On November 12, 1942 it was decided Van Breugel Douglas as extraordinary and plenipotentiary ambassador to the Soviet Union to send. On July 10, 1942, the Dutch government in London signed an agreement with the USSR concerning recognition and the establishment of diplomatic relations. It was not easy for the post in Moscow a suitable candidate. In November, however, the thoughts went out to Van Breugel Douglas. They did not deem it wise to keep him longer in Chongqing. The ambassador in Moscow, he had at least the advantage that his mother came from Russia. Moreover hoped Minister of Foreign Affairs and Van Breugel Douglas Kleffens that the situation in the Soviet Union with a "bias would consider more than a righteous Dutch ... seems inevitable. Whether the Cabinet should however just did Van Breugel Douglas in Moscow to name the question. Immediately proved himself little happy feeling with his new position. Especially the personal and temporary nature of the title conferred on him ambassador put Van Breugel Douglas strongly. He feared this an incredible impression on the Russians.

Due to various logistical problems, Van Breugel Douglas until September 1943 in the Soviet Union. Once installed in Moscow, the ambassador put his displeasure not to hide. He considered his staff is too small and complained that the Dutch Embassy was housed in several rooms in the Russian capital. The housing problem was only resolved in 1945. The ambassador ruled not positive about the Soviet Union and its inhabitants. In his reports he mentioned "this primitive people," "apostles of Communism" and especially of their "simplistic feelings.

Since obtaining information and establishing personal contacts with the Soviet authorities bureaucratic set almost impossible, Western embassies were heavily dependent on each other to obtain and gather information about the USSR. Van Breugel Douglas also visited Moscow regularly foreign colleagues. His personal contacts with British and American diplomats were well, making it through them, sometimes with great tenacity, Dutch interests in the Russian government could emerge. This was particularly true for repatriation issue. During the war, many Dutch people, through the Arbeitseinsatz, involuntarily transported to Eastern Europe. Van Breugel Douglas was ordered to take an arrangement with Moscow in order to expedite their return to the Netherlands. Since the Soviet government, however, all Russian, Polish or German territory found Dutch regarded as accomplices of Germany, his efforts had little success. After the war he was therefore insufficient to blame for the returnees having intently, an accusation that also in 1952 by the Committee of Inquiry into government policy 1940-1945 was considered unfounded.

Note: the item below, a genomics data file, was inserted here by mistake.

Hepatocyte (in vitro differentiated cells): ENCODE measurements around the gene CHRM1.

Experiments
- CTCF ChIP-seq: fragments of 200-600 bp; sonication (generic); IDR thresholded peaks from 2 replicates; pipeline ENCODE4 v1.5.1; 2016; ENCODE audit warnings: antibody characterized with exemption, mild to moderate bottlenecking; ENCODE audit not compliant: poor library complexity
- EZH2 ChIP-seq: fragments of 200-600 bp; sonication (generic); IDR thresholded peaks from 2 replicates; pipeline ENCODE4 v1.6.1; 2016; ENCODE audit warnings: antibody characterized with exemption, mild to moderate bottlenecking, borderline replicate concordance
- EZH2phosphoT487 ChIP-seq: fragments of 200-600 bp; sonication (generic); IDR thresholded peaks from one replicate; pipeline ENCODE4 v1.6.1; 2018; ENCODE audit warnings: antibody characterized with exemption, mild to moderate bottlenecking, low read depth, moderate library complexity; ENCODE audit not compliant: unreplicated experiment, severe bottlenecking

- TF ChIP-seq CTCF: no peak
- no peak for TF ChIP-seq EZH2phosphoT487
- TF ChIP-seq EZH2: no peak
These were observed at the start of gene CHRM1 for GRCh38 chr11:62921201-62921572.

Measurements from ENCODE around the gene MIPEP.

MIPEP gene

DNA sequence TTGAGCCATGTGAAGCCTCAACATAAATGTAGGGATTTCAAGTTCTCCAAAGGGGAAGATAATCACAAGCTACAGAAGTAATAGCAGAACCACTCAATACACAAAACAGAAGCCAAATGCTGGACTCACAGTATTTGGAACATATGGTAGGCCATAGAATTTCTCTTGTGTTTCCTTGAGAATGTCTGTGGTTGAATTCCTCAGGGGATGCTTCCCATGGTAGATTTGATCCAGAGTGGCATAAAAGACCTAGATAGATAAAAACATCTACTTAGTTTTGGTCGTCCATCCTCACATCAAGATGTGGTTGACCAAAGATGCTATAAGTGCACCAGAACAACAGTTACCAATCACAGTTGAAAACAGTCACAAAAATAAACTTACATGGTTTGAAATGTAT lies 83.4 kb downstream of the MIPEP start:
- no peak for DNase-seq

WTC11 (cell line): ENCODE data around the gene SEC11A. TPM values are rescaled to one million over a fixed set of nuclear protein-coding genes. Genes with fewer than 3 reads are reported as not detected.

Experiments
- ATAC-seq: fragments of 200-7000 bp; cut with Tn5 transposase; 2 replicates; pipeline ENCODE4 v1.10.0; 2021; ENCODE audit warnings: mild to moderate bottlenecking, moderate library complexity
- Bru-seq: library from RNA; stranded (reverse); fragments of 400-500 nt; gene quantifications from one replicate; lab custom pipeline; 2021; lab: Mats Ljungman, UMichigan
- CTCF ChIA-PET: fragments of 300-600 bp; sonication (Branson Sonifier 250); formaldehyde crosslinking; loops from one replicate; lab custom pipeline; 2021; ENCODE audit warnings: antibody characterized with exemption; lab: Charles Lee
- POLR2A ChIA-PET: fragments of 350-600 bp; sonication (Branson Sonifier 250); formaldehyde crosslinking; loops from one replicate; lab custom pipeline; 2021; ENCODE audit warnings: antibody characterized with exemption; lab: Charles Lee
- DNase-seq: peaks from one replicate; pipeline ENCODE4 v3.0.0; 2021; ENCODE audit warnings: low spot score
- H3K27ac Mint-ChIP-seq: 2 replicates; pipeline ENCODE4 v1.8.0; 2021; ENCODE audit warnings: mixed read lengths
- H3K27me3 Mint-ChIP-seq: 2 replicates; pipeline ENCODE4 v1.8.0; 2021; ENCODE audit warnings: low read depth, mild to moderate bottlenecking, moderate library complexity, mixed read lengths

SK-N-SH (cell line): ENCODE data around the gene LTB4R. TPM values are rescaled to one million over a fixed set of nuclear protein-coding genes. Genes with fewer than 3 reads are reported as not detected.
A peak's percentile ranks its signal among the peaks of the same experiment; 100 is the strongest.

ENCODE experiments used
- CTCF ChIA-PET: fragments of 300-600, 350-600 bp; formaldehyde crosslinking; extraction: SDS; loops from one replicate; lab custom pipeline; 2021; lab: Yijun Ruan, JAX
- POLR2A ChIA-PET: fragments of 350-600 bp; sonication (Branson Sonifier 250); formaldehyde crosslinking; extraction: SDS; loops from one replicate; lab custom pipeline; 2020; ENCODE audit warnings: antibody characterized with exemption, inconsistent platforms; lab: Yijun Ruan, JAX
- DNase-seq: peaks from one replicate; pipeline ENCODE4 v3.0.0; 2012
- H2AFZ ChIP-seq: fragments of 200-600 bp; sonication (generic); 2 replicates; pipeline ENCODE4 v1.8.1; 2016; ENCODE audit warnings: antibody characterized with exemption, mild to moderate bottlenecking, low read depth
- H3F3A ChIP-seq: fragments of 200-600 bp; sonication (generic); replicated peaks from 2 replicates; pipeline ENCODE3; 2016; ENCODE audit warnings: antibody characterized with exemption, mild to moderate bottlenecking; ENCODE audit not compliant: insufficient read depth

In June 1946, Ambassador Van Breugel Douglas recalled and with effect from 1 October officially laid off due to alleged "improper financial transactions, comprising the 'introduction of illegally obtained rubles" and "trading with by him under diplomatic immunity imported goods "(Annex Senate 1950-1951). The charges against him originated in a report published in June 1946 the Court of Audit. A hastily set by the minister official inquiry in 1947 was the Court's findings in writing. On April 16, 1948 it was decided Van Breugel Douglas honorable, but not at his own request to dismiss.

Van Breugel Douglas wished not to acquiesce in this graceful little abrupt and end of his career. He tried to undo the dismissal by the First Parliamentary Committee for the applications in turn. In April 1951, this committee concluded that there are insufficient grounds for dismissal had been. The debt was too one-sided at the ambassador laid. In all, the whole affair a few years drag on and never quite satisfactory for the ex-ambassador to be resolved. After his resignation as ambassador Van Breugel Douglas lived mostly abroad, most recently in Cannes, where he died at the age of 86

A: Details of the affair, Van Breugel Douglas in the collection of the collection Bylandt 1940-1945 and 1942-1946 Douglas Van Breugel, both held by the Ministry of Foreign Affairs in The Hague.

L: Appendices to the report of the proceedings of the Senate of the States General 1950-1951, No. 80, ibid 1951-1952, No. 18, Report containing the results of the study [of] Committee of Inquiry into Government Policy 1940-1945 VIa / b (The Hague, 1952) 493-512; AE Kersten, Foreign Affairs in exile 1940-1945. Institutional aspects of foreign policy gained momentum (Alphen aan den Rijn, 1981); F. Dankers, Netherlands and China, 1940-1950. The highlights of the Dutch policy towards China in continuity and change [Unpublished doctoral thesis Div. History University of Nijmegen] (Nijmegen, 1982), MAP van den Berg, "The repatriantenkwestie 1945. The return of Dutch from the Soviet Union ', in The Low Countries and the Soviet Union. Imaging and relationships. Under edited by ML Roholl [et al] (Amsterdam, 1989) 11-27 GT White, A distant enemy is approaching. The diplomatic relations between the Netherlands and the Soviet Union, 1942-1953 (Kampen, 1990).

Original version included in: Biographical Dictionary of The Netherlands 4 (The Hague 1994)   Could you help improve it?


Van Breugel Douglas Arms of van Breugel Douglas. — Per pale, Dexter, van Breugel as in plate. Sinister, Douglas of Friarshaw.
CRESTS : Dexter, On a coronet a sitting hound proper, gorged with a coronet or, between two wings, one argent and the other
gules ; Sinister, Douglas, as before.
MOTTOES : Above the Douglas Crest, "Do or die," and beneath the shield, " In trinitate fortitudo " ( Wapenboek van den Nederlandschen Adel" by J. B. Rietstap).









See also:

  • Francisco Tudela van Breugel Douglas